So, for those of you using interchangeable lens cameras, what sort of focal lengths are you using, and how far away are you shooting from to get all these great pictures I'm seeing? It doesn't seem like there's a big consensus here.

 

In the two threads I put up in Show Off yesterday, the photos were shot with an 85mm f/1.8 lens (though I was shooting at f/11). I had to crop very hard to get the tight shots I showed. (I'm using a Nikon D7200, so I start with lots of pixels; this wasn't a problem). In fact, I had to further reduce several of the images (and go to medium quality JPG) to get to the 150KB file-size limit that the Show-Off rules require. Shots were taken from very close to the minimu focusing distance for that lens, so about 0.5 - 0.7 meters away.

 

Next time I shoot  minis, I'll probably use a 35mm lens, for better DoF and shorter minimum focusing distance, but I had most recently been shooting portraits and the 85 is very, very nice for that.

 

Frankly, the 18-55 kit lens that comes with most APS-C cameras works fine.

 

If you use two different focal lengths, shoot the same subject from the same place, and crop to the same field of view, you'll get the same photo (other than DoF). The light that hits the front element is the same regardless of focal length, and the camera just records what it sees. The only "flattening" you get with a long lens is the lack of perspective aberration, and that's caused by how far back you are from the subject, not the lens itself. 

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Well it didn't take me long to figure out a macro lens up close is not the answer. The depth of field is just way too narrow. I didn't really feel like swapping a lot of lenses and experimenting too much at the time, so all I did was move my camera back, but the amount of cropping necessary wasn't too fun. I'm not sure if I pulled too far back, or if I should be using a longer lens. Thinking about it now there's a half a dozen other things I could've done wrong with camera settings. Bottom line is, I'm not really sure what I should be aiming for here. I'm also concerned about flattening the subject too much if I use a longer lens.

 

So, for those of you using interchangeable lens cameras, what sort of focal lengths are you using, and how far away are you shooting from to get all these great pictures I'm seeing? It doesn't seem like there's a big consensus here.

 

If you use two different focal lengths, shoot the same subject from the same place, and crop to the same field of view, you'll get the same photo (other than DoF). The light that hits the front element is the same regardless of focal length, and the camera just records what it sees. The only "flattening" you get with a long lens is the lack of perspective aberration, and that's caused by how far back you are from the subject, not the lens itself. 

 

 

Right, well if I use the longer lens I have I'll have to be back about 7-8 feet to get it in focus :;):

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Not everyone does it, but I see a lot of people elevate their minis off the backdrop/floor when they're photographing. I figure they stick a little adhesive putty under there. I kind of like the idea, differentiating the mini from the backdrop better, and making sure the mini won't topple over. I imagine it helps pose the mini better too if you want to get a little under it or just closer to level with the camera.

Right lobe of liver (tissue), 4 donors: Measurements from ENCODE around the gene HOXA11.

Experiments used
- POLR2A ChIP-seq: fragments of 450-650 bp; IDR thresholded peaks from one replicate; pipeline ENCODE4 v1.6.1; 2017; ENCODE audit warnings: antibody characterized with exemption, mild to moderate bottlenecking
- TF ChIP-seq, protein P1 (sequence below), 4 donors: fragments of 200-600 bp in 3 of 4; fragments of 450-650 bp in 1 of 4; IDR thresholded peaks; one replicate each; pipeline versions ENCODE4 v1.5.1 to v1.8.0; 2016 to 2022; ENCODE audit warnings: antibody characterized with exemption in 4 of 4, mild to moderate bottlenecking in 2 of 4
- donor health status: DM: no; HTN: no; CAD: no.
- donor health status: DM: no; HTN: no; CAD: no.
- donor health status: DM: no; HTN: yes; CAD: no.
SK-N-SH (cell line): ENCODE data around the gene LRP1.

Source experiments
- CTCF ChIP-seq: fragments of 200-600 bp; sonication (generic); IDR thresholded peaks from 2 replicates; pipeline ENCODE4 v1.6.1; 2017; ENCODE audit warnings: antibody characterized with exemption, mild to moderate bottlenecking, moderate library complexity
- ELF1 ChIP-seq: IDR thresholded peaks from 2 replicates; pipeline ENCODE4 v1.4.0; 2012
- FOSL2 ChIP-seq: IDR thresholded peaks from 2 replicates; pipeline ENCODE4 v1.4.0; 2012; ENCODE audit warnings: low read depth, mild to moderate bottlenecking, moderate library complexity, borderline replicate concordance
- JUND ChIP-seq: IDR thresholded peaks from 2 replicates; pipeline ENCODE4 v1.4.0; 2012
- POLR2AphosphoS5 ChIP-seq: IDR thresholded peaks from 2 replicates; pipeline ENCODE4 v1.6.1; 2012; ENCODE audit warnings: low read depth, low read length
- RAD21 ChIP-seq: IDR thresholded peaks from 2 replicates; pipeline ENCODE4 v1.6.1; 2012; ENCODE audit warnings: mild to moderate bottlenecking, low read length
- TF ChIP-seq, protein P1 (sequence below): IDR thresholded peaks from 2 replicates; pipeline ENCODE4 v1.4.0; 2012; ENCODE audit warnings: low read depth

I was hoping I might find a nice rounded black matte paperweight or something I could use for that, but I haven't had much luck. I was also looking at those felt-bottom furniture leg things, but those tend to have nails poking out the top of them or are too flat (defeating the purpose of elevation). Anyone think of something I could use? Ideally it'd be unobtrusive, and not too big, but have some weight to it too. If it really came down to it I suppose I could just spray paint a river stone black, but I'm hoping to avoid that.

Edited by mrxak

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Talk to a place that does trophies. They typically have bases in stock and you might be able to pick something up at a reasonable price. Failing that, go to a hardwood store (not the usual lumberyard; they have a different clientele). You might be able to find offcuts cheap or else get pieces cut to order.

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2 hours ago, Xherman1964 said:

 

Mostly decent advice. Exceptions:

  • I'd recommend not going above f/16, and frankly f/11 is usually better. Very high aperture numbers (very small apertures) will give you a deeper depth of field, but you'll get diffraction softening throughout the photo.
  • Don't bother with a lightbox unless you know exactly what they're better at than bare lights. "I heard somebody on the internet say that you should get a lightbox" does not constitute knowing what a lightbox is for. (See the first post in the thread for more explanation.)
  • Unless you're comfortable shooting in full manual mode or understand how to manage exposure compensation, don't use a white background. It will cause underexposure in most automatic exposure modes. (Black will cause overexposure similarly.)

But the setup they show (two lights and the mini in front of a continuous sweep of paper) is pretty good other than using a white backdrop.

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Really great post, and reading through the first part about “paints and half full Mountain Dew cans in the background,” I realize that I really gotta step up my game here. Thanks a lot for the tips!